I have no formal training. I did not take art in high school or college. Instead, I have a BA in Medieval and Renaissance Studies with a concentration on history of art. I spent a year in graduate school thinking that I’d become a museum curator…only to learn that I hated paperwork. Later, I framed pictures…until this was an all consuming and utterly too successful business. I look back and realize that I was trying to get as close to “art” as possible without risky actually doing it. I have had embroidery workshops, however, with international renowned instructors Charlotte Miller, Jan Beaney, Jean Littlejohn, and Valerie Campbell-Harding.
I was never a hobbyist. I was a dreamer who worked seven days a week…sixteen hours a day. I had great fantasies of creating art…ones I didn’t really even admit to myself. When I could no longer handle the stress and pressure of running a business, I finally had to give in to the desires I was suppressing. I became a “professional” when I made the commitment to become that artist I was born to be. It was a life altering decision…a step taken without looking back and with no regrets.
Dreams of Africa, fibers, paint, beads, oil pastels and expanda-paint on a giclee print mounted to canvas
Is there a tool or material that you can’t imagine living without?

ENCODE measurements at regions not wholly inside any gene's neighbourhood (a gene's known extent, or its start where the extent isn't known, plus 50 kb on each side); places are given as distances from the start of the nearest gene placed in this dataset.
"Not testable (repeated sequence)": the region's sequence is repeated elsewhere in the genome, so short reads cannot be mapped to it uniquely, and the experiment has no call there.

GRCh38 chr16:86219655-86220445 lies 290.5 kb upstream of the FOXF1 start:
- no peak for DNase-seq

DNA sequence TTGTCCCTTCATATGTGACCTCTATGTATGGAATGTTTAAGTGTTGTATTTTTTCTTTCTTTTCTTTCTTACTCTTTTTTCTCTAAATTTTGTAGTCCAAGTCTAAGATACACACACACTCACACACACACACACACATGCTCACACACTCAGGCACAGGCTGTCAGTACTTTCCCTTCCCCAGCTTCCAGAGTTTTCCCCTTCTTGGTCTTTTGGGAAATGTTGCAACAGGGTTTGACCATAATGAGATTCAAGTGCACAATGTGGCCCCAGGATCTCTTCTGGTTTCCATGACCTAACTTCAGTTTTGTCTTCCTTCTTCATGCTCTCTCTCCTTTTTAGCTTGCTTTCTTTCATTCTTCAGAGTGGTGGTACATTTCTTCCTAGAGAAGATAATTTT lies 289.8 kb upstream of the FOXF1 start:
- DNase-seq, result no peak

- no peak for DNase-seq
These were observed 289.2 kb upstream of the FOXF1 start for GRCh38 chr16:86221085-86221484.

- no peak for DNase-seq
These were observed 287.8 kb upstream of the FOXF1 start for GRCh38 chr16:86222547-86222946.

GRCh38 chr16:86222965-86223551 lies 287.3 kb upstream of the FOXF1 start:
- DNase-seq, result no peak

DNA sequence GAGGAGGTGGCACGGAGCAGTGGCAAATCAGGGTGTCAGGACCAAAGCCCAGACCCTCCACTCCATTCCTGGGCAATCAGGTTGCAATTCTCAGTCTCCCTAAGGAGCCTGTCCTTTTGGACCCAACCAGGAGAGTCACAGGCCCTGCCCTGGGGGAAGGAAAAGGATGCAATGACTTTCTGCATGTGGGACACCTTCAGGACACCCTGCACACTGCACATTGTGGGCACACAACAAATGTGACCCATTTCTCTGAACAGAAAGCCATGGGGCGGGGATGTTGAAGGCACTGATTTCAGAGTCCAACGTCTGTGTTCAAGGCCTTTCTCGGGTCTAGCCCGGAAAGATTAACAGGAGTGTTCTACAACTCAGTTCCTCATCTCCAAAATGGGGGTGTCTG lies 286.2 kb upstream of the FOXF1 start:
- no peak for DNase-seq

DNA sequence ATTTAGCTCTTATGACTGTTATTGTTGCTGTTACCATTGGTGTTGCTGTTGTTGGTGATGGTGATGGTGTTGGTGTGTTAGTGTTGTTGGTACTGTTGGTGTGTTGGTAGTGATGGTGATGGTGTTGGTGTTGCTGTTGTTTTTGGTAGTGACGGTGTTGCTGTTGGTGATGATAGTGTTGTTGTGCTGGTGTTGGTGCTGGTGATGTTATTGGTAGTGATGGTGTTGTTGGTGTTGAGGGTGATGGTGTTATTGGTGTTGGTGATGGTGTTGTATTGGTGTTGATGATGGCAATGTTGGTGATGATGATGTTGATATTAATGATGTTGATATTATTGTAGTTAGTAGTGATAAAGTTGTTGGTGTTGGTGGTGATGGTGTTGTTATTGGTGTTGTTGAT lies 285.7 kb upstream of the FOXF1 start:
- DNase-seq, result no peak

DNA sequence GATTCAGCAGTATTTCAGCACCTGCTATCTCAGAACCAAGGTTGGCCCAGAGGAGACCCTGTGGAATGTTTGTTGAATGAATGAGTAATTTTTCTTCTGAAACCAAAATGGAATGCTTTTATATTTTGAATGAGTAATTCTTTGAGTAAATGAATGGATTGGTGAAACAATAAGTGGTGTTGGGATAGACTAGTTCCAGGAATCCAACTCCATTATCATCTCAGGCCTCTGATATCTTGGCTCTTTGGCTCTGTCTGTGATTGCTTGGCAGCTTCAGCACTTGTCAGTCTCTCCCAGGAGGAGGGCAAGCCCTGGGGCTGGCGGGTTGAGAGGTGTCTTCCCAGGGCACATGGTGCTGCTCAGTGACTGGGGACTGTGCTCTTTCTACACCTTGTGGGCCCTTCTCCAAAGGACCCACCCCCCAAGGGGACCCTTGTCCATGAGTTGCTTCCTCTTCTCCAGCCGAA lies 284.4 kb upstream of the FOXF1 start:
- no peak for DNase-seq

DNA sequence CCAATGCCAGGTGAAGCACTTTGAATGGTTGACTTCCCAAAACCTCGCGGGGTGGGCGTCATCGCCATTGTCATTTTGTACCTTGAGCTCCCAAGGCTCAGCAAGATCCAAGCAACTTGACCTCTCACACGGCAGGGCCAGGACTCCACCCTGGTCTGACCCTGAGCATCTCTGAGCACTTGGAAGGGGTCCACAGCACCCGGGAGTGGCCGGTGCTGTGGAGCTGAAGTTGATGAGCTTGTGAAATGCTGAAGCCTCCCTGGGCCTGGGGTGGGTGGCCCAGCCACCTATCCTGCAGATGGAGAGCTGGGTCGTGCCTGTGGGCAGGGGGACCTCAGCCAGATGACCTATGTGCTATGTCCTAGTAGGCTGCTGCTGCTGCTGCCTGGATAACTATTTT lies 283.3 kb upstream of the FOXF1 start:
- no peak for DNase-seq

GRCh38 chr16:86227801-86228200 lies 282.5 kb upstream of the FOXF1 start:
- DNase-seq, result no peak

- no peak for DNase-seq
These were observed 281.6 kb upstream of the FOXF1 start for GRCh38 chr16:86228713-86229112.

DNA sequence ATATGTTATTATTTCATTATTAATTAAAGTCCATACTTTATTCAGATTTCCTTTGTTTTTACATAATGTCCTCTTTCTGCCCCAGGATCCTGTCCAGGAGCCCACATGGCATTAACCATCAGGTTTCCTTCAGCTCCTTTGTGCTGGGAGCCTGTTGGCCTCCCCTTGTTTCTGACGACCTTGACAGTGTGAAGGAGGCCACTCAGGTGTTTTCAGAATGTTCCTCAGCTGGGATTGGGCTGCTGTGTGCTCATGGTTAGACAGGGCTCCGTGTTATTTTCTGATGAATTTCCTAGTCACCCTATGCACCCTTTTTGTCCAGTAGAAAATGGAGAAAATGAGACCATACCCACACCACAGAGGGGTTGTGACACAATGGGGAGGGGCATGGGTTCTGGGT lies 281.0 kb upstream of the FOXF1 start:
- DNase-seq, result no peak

There are several…however, the one I joke about more than the others is the need for chiffon scarves…Yes, I mean the kind ladies use to wear over their pink, foam and plastic hair curlers in order to go to the grocery store while waiting for their new updo to set…I actually mail order chiffon scarves from my favorite supplier, the Thread Studio. They have all the colors I need and cannot live without.
What inspires you to create?
Inspiration is everywhere…from the moment I open my eyes until I fall to sleep enjoying inspirational dreams. I am driven to create. Inspiration is the thought process that results in a specific body of work. I have found Austrian architect Friedensreich Hundertwasser, African artifacts, the mosaics of Ravenna, archeology, and religious icons to provide more than enough inspirational ideas.
What inspires you to keep going when the work gets frustrating or tough?
Life, bills, the idea that I’d have to return to custom picture framing, and the encouragement of my nineteen year old son who is actually world famous (in ballet)…you can google him, Mathias Dingman using the category “Video”. He teases me all the time…no matter how many hits I have on my blog…he’s got nearly 10,000 views on one of his videos and something like 7000 on one of the other…Pathetic..but still very encouraging…follow the dream!
What is your best piece of advice for those who would like to rise in their level of artistry?
There is no good excuse…only work. One works to live and lives to work. Art is Life…get on with it.
A day in the studio. Although I clean up regularly…in order to find the floor and ease walking…I generally work with a wild sense of passion!
What takes up the majority of your time besides your art?
Framing…I hate to admit it, but I still pay the bills by framing for a few select clients. Fortunately, my husband handles the household!
What’s your favorite activity besides art?
Ballet (as a spectator sport)